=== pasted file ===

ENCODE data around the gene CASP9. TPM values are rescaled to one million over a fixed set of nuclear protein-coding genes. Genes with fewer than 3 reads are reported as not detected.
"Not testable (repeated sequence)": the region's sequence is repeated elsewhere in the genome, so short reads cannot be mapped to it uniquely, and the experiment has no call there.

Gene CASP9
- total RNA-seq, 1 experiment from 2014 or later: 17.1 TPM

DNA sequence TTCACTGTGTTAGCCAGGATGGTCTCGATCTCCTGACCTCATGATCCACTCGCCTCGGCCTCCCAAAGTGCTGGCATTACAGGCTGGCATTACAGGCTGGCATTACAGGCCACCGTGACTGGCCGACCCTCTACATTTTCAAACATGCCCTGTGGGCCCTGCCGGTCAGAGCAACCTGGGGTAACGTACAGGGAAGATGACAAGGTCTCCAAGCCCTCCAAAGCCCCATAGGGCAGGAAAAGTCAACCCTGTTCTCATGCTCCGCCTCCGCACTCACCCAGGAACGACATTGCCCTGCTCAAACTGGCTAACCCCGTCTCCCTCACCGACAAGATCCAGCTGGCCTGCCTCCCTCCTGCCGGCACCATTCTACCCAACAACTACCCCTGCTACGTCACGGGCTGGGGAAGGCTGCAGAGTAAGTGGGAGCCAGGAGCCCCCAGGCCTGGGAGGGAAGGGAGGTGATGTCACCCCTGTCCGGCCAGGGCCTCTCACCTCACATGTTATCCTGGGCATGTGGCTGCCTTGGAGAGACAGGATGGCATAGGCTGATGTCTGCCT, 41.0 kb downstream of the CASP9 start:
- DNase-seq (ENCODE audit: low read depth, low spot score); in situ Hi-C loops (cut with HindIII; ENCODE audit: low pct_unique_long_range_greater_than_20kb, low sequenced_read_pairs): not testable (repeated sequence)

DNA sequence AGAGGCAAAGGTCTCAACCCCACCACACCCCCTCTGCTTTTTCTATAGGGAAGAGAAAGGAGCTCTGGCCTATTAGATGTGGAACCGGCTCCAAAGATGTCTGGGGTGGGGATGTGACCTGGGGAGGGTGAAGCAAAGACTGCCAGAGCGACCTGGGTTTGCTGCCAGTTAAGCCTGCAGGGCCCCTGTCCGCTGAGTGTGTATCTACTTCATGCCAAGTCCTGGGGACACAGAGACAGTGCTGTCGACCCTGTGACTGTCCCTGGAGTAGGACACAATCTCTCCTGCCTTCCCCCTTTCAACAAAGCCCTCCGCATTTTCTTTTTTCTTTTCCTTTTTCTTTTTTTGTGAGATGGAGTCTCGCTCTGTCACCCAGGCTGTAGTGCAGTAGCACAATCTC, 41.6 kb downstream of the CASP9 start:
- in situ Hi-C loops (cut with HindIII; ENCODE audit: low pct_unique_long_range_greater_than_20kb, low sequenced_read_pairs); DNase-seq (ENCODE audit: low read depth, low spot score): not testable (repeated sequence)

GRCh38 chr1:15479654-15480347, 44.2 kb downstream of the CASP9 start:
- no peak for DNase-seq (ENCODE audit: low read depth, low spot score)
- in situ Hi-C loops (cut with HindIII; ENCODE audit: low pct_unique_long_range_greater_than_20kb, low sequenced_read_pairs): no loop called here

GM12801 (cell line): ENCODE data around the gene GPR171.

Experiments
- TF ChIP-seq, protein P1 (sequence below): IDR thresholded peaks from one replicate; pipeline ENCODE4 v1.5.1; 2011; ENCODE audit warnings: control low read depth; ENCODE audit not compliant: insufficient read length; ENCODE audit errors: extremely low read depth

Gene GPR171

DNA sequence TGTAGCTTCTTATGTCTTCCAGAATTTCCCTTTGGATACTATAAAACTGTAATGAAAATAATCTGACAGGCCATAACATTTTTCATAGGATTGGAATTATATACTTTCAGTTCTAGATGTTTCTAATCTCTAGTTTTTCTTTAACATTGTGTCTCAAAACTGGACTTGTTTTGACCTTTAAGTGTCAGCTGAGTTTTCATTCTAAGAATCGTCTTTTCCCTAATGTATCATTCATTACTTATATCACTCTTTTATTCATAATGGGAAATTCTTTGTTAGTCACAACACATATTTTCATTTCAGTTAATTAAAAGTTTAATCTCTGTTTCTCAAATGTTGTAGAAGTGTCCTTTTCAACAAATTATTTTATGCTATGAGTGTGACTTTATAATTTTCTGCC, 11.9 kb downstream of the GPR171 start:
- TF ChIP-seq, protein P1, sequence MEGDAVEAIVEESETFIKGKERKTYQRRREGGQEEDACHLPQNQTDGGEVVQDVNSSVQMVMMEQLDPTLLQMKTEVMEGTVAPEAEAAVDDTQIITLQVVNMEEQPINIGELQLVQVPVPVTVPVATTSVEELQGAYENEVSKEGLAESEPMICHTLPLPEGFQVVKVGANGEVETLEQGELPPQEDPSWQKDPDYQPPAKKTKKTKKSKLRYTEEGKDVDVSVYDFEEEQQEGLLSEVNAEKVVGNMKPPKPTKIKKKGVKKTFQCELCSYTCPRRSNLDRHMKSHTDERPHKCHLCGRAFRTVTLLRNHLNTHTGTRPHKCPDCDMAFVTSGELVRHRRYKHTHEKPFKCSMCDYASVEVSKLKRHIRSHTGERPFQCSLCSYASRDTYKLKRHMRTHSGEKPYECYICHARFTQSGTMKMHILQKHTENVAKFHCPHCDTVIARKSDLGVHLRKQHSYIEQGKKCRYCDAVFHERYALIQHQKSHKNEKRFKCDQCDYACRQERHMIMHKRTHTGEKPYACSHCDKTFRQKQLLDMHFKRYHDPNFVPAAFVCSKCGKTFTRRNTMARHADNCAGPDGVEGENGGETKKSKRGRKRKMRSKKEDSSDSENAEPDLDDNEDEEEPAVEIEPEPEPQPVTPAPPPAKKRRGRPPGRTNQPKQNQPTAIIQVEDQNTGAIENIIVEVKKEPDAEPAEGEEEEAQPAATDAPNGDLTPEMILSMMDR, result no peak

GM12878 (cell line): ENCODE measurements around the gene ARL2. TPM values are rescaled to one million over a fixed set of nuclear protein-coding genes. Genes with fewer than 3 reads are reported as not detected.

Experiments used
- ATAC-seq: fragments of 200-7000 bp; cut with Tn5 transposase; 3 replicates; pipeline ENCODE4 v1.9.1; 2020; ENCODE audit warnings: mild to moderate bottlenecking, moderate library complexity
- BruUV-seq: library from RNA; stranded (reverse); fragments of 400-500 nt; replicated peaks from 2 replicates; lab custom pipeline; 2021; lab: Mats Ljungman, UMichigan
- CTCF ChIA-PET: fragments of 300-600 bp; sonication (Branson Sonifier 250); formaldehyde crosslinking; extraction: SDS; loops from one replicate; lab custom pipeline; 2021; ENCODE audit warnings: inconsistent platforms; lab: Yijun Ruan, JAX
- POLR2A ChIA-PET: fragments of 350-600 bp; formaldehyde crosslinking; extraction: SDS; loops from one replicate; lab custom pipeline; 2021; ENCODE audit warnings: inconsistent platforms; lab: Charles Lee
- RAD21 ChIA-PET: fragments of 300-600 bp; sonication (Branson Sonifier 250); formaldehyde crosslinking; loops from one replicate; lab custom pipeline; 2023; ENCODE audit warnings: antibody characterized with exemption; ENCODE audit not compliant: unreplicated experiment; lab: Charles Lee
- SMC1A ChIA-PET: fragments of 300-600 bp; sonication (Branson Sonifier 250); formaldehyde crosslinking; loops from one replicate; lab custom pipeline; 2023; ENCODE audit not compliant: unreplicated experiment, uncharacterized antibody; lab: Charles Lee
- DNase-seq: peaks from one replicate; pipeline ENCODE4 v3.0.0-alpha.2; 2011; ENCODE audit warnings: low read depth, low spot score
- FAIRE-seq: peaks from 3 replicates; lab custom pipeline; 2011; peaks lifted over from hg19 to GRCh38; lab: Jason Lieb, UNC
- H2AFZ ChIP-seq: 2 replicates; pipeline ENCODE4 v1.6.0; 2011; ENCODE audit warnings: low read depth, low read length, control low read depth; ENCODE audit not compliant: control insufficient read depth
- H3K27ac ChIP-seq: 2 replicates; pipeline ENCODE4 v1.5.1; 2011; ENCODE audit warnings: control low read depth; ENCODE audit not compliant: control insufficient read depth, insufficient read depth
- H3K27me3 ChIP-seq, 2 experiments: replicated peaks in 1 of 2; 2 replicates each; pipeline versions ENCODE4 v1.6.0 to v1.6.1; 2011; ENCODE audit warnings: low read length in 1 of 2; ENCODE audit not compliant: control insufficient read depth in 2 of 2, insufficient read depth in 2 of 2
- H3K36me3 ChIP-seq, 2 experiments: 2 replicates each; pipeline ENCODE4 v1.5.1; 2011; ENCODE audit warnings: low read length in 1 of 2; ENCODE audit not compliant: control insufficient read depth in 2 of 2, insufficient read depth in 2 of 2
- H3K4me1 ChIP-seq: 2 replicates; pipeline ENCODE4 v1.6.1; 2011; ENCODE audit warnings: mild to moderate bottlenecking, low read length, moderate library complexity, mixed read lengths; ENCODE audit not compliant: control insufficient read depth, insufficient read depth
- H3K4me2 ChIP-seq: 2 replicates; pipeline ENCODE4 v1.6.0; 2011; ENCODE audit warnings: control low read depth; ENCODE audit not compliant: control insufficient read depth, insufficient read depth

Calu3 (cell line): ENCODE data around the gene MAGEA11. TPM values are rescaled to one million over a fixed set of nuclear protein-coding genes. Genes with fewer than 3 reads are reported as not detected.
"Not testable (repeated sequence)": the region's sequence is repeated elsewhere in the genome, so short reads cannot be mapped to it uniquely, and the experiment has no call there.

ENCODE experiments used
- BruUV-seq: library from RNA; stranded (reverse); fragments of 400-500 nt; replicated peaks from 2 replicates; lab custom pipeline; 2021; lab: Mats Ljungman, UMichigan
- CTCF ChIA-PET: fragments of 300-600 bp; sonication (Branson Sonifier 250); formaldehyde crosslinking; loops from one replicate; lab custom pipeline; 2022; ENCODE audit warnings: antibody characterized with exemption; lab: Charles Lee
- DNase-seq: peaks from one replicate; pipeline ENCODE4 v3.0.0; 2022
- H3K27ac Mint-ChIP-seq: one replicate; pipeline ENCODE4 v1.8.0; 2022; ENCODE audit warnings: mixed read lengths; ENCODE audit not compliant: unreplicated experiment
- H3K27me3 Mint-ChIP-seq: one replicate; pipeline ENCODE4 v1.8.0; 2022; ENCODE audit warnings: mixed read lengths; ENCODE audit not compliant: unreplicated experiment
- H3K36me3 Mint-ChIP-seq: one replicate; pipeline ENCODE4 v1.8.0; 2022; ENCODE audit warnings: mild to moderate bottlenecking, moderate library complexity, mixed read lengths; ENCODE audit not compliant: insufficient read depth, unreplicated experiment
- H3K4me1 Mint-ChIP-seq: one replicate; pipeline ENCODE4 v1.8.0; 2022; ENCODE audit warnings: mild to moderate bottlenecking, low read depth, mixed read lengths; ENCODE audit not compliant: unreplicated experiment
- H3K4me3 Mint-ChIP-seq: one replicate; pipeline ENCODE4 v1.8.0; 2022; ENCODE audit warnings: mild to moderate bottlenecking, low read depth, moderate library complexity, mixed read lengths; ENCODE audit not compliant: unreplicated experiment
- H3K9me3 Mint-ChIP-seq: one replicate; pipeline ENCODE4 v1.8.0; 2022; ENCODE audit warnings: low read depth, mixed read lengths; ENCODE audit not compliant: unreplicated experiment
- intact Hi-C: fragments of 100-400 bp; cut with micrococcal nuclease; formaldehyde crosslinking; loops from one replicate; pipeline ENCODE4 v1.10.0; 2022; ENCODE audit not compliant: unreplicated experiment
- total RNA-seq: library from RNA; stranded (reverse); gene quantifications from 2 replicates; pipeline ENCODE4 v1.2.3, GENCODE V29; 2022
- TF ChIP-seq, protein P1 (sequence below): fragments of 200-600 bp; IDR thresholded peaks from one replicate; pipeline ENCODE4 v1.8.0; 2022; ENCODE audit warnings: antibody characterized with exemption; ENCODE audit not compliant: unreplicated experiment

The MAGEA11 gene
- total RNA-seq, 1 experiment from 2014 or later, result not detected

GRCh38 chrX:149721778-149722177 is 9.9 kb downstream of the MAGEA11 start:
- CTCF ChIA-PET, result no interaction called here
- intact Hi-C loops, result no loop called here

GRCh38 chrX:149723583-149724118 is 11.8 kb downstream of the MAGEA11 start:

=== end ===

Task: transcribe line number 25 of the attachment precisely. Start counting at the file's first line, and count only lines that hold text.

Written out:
- SMC1A ChIA-PET: fragments of 300-600 bp; sonication (Branson Sonifier 250); formaldehyde crosslinking; loops from one replicate; lab custom pipeline; 2023; ENCODE audit not compliant: unreplicated experiment, uncharacterized antibody; lab: Charles Lee